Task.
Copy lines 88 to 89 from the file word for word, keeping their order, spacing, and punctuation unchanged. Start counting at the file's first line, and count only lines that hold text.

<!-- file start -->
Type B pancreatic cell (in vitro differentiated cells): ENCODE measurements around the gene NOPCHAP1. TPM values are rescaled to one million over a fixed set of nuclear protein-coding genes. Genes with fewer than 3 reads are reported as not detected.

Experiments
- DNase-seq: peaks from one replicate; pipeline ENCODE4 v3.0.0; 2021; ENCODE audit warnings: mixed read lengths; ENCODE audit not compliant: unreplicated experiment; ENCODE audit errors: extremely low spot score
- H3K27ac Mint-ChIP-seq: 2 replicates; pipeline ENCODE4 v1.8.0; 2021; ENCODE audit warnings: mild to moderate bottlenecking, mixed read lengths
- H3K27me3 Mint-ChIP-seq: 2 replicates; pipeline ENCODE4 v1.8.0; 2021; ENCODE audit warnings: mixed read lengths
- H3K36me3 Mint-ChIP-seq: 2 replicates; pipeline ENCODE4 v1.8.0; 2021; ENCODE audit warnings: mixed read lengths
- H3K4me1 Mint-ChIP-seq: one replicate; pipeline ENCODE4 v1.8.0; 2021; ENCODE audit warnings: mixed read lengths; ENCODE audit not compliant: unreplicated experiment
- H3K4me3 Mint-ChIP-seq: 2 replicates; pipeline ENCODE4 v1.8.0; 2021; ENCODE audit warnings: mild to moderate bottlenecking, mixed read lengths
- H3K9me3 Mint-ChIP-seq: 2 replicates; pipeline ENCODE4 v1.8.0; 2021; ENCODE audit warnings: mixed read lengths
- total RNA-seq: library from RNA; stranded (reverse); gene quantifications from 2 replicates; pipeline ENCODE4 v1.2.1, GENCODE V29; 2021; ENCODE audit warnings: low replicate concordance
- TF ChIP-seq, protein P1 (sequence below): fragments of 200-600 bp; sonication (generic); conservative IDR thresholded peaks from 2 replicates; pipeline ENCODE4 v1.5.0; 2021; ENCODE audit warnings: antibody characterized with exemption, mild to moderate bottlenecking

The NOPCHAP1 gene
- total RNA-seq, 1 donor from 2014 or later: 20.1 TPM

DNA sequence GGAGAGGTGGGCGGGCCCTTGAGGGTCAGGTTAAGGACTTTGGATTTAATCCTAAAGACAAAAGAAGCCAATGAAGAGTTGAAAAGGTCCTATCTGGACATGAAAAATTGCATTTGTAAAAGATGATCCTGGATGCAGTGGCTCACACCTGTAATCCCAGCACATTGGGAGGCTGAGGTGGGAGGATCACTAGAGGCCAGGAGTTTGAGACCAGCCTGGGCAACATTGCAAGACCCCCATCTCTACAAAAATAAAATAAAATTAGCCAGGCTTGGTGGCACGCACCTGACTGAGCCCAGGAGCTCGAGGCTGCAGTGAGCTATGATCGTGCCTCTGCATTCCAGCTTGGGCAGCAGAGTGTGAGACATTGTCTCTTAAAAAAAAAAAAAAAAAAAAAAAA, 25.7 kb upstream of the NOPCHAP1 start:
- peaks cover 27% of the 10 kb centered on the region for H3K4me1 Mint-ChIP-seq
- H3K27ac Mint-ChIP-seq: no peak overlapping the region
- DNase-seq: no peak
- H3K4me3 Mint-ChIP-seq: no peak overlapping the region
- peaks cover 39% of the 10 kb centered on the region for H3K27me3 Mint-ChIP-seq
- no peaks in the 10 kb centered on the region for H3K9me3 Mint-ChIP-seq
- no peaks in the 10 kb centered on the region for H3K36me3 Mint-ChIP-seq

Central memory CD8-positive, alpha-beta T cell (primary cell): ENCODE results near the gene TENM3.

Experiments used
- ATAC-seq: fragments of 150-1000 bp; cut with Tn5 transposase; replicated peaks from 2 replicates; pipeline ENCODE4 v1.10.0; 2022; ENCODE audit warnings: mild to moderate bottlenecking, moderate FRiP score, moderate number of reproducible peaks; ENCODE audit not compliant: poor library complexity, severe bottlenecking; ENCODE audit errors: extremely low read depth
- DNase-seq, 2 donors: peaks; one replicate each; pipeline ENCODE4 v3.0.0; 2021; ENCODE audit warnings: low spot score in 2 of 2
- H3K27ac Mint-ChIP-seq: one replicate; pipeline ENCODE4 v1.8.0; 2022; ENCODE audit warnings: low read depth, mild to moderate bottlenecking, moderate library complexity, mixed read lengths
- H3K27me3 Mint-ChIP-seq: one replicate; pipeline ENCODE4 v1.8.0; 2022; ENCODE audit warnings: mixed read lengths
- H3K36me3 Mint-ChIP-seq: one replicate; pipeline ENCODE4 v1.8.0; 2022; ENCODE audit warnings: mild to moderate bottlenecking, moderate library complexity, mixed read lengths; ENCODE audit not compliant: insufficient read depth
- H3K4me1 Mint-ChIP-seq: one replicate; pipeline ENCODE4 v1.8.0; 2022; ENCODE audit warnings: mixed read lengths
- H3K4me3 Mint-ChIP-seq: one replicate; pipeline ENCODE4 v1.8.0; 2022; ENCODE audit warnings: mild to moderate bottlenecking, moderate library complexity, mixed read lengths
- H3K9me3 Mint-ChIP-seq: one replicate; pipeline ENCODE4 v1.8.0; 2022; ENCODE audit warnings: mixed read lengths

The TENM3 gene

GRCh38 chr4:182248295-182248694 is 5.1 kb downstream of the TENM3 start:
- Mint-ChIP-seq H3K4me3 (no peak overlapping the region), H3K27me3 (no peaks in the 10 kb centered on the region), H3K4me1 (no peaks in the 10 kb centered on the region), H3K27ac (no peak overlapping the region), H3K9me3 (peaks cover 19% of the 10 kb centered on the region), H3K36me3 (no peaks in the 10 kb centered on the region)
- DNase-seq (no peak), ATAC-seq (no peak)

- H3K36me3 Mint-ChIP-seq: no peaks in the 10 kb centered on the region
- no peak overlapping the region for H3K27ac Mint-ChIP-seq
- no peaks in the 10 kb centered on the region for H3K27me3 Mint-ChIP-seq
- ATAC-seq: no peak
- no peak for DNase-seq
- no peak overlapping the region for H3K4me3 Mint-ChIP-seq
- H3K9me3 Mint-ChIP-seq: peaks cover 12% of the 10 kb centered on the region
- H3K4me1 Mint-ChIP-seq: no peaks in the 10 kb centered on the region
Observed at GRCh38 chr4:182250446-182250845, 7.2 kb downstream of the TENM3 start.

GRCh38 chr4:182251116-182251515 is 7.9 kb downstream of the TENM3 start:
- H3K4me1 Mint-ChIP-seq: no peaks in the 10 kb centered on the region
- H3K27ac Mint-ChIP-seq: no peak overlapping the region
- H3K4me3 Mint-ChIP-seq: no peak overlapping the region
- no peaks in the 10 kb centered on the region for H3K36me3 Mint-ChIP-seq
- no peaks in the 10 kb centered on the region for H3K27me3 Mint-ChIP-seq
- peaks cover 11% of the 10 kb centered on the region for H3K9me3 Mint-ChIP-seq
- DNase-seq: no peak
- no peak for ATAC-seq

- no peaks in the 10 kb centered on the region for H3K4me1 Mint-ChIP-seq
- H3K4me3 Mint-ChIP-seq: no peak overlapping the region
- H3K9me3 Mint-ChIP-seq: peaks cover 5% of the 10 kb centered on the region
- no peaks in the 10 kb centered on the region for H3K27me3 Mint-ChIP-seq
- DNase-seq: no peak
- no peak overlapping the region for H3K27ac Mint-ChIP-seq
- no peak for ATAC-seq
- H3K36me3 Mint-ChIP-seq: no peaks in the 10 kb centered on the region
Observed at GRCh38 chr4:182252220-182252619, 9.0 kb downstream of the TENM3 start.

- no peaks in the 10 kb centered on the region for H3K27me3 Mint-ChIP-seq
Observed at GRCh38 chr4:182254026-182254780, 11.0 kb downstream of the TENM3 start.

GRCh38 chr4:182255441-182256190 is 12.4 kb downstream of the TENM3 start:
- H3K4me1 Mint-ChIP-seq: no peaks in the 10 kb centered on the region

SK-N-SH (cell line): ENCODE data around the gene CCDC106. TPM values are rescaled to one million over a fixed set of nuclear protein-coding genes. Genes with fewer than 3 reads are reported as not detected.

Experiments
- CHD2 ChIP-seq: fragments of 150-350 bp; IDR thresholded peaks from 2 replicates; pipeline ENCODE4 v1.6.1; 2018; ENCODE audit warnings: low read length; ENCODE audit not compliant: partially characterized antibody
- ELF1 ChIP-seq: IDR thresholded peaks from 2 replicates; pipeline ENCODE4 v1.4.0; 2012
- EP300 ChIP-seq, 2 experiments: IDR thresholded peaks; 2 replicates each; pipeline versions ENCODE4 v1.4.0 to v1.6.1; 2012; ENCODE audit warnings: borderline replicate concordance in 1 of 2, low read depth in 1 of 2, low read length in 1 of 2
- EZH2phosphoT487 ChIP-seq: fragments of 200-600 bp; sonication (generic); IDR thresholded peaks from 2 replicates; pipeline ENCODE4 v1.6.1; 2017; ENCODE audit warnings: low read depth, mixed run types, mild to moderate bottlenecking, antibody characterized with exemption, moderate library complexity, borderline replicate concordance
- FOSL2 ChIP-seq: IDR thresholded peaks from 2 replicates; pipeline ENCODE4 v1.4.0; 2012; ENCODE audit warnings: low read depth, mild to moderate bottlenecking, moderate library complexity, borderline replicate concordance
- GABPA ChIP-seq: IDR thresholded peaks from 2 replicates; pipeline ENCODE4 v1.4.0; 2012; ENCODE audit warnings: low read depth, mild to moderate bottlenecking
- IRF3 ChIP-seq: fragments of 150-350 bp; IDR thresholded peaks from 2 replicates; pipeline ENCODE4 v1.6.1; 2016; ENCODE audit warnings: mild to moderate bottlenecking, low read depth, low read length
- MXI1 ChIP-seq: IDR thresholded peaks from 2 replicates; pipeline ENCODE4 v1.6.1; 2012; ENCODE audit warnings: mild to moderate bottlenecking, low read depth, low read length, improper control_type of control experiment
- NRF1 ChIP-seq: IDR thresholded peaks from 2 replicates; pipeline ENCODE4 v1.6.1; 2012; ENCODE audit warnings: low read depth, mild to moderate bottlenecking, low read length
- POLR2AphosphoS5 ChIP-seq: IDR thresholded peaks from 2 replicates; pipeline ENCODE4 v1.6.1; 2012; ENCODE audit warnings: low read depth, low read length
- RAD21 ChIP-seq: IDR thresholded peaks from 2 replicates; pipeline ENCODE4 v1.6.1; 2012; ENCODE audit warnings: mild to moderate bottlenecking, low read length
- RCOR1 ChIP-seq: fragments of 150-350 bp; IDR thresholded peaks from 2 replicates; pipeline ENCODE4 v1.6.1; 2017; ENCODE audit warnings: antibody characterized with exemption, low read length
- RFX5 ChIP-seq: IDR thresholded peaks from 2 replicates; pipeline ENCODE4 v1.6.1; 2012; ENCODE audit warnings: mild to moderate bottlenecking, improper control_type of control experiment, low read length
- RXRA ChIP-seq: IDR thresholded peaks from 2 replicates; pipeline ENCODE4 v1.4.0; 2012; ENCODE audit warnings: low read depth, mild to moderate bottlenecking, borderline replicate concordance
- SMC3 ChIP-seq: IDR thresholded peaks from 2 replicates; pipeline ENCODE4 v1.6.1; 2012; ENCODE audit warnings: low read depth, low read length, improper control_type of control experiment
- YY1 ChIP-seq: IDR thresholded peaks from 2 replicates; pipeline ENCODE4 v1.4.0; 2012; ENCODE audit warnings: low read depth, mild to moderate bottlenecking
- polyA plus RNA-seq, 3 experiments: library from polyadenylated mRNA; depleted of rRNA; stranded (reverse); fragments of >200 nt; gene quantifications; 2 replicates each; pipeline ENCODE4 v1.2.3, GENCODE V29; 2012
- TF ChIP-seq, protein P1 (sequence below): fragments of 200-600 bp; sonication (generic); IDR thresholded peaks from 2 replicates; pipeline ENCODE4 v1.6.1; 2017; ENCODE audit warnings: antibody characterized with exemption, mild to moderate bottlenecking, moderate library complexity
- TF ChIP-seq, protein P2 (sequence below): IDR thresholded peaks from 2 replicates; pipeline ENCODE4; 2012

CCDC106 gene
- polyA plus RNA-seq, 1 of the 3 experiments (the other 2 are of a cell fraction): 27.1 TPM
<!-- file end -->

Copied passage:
CCDC106 gene
- polyA plus RNA-seq, 1 of the 3 experiments (the other 2 are of a cell fraction): 27.1 TPM